How to Introduce Lessons on Disability
Disability should have a place in schools’ anti-bias work along with race, gender, sexual orientation, and religion.
In Illinois, where I work as a fourth-grade teacher, two new state plans will make it critical that schools select thoughtfully curated social and emotional learning (SEL) curricula that are culturally responsive and designed to serve marginalized students. Most of us know that identities such as race, ethnicity, gender, sexual identity, nationality, and religion are crucial aspects of this work. And they are, full stop. Yet there’s one area that often gets overlooked in these conversations: disability.
As we begin the 2021–22 school year with a renewed focus on identity studies and anti-bias instruction, we must look to broaden our lens of intersectionality to incorporate disability.
4 Ways to Add Disability to Your Anti-bias Work
1. Take a broad student-led, student-centered approach. Though disability is all around us, many of us do not have experience discussing it. Disabilities often go unmentioned because people are afraid of saying the wrong thing or may not realize the true spectrum of disability, given that many disabilities are invisible.
Ensuring that your students have language to acknowledge the truly wide spectrum of diversity, including disability, is a strong first step. I have found that, once given the opportunity to discuss disability within the broader context of identity, my students have plenty to offer. I begin these conversations by presenting a story, book, news article, or short video that opens the door to discussing disability.
From there, rather than being the sole driver of conversation, I spend time listening to the thoughts, questions, and observations of my students. Taking a facilitation role allows students to begin to make sense of disability based upon their own world viewpoint and can be rather powerful in beginning your own anti-bias instruction journey.
2. Utilize disability as your springboard for discussion. I will admit that I found it challenging, at first, to find ways to connect the dots between disability and all other marginalized communities. Most of my own reading and professional development in the anti-bias realm has centered on race, ethnicity, and gender. It was not until I was hired to support anti-ableism programs by The Nora Project (TNP), a nonprofit that promotes disability inclusion, that I was able to see the true connection. It became even clearer to me that many of the struggles of stereotypes, prejudice, and discrimination are shared by all marginalized groups, including the disabled. By working toward the liberation of one marginalized community, I could work toward the liberation of many others, too. Indeed, this is the underlying premise of the disability justice movement.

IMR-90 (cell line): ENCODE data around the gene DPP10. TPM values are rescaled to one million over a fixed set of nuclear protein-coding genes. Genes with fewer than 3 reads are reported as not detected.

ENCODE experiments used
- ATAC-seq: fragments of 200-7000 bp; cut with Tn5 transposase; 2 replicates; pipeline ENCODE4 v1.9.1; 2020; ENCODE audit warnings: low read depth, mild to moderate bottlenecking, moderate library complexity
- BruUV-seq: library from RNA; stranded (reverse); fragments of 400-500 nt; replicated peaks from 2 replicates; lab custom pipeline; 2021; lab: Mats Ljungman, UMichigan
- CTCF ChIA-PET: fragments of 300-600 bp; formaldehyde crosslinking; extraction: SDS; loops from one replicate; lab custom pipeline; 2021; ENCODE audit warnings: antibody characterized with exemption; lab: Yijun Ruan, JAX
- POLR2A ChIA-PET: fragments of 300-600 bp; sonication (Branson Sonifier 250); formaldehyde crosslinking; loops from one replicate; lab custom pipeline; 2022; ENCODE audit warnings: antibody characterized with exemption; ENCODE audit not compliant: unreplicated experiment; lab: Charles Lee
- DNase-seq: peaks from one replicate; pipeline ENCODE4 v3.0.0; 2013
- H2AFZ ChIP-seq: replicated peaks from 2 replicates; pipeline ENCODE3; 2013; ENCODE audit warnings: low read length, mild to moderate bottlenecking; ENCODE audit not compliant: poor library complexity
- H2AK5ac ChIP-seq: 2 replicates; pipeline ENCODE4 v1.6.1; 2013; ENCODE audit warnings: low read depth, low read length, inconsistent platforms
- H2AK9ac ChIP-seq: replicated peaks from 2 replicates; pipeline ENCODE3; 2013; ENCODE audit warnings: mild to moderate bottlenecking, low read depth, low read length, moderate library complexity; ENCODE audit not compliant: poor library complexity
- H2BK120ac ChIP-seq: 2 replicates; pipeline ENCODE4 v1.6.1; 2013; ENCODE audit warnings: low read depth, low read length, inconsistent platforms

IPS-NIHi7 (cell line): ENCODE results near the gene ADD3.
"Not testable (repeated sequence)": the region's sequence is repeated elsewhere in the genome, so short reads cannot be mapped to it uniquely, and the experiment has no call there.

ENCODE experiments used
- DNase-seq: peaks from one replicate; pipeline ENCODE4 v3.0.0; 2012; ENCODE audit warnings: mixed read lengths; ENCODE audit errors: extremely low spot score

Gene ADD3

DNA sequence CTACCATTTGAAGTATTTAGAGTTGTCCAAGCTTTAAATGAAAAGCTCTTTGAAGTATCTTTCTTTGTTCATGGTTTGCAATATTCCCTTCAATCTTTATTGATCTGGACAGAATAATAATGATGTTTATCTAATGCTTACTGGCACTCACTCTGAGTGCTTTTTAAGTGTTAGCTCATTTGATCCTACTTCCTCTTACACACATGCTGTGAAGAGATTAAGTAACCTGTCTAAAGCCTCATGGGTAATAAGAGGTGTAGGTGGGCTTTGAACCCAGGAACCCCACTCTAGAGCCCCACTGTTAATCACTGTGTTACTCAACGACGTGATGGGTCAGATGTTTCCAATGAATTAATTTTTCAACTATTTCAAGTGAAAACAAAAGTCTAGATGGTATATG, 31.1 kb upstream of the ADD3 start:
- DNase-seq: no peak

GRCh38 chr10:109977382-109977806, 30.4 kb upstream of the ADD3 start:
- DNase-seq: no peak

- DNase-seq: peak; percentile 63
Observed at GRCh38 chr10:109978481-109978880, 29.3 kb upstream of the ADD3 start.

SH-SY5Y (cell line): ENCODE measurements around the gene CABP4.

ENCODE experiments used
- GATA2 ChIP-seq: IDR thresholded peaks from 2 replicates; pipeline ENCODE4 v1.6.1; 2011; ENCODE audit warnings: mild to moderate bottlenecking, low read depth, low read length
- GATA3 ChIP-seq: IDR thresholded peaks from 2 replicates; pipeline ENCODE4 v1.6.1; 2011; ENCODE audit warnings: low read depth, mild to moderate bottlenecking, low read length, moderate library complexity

The curriculum writing I did for TNP used lessons about demystifying disability as a springboard for a broader conversation about the human condition, diversity, and how identities, power, and marginalization intersect. So now, instead of leading with a discussion about race or gender, I am able to begin my classroom conversations by discussing disability discrimination, which allows me to tie and layer that into other forms of discrimination. Because one in five Americans is disabled, and because most people will experience disability in their lifetimes, it’s a natural jumping-off point for these complex discussions.
3. Focus on building a strong classroom community. With all of the unknowns of our upcoming school year, the idea of creating a strong classroom community is even more important to ensure that students feel comfortable and at home within the classroom. Begin by establishing cocreated community agreements. This will allow students to build an environment where they feel comfortable sharing their thoughts and beliefs.
My class’s community agreements tend to center on respectful listening, turn-taking while sharing opinions and observations, respecting each other’s thoughts, and knowing that, while we will make mistakes when learning about new topics, we aim to learn and grow from those mistakes. I have found that, when discussing disability, students may be engaging in their first conversation about the topic, which only further underscores the need for a strong classroom community.
4. Choose a strong curriculum partner. Lastly, as educators, schools, and districts look to incorporate anti-bias instruction into their work, it’s also important to know that this does not have to be a solo venture. Selecting a strong curriculum partner that looks to center the voices of the people who have lived experience can make a world of difference. I have found that having the right resources to fall back on when deeply engaging in this work has been invaluable. Looking for organizations and curricula that value intersectionality is a large part of the battle to ensure that disability has a seat at the anti-bias table.
As summer approaches, and educators look to prepare themselves for the upcoming school year, the stage is set for schools to bring identity studies into the classroom. With new laws and Covid-related funding, the biggest obstacle—money—is no longer an excuse to stall this progress. We need to support our future leaders, our students, in building a more inclusive world: one that allows disability to be a part of this broader discussion.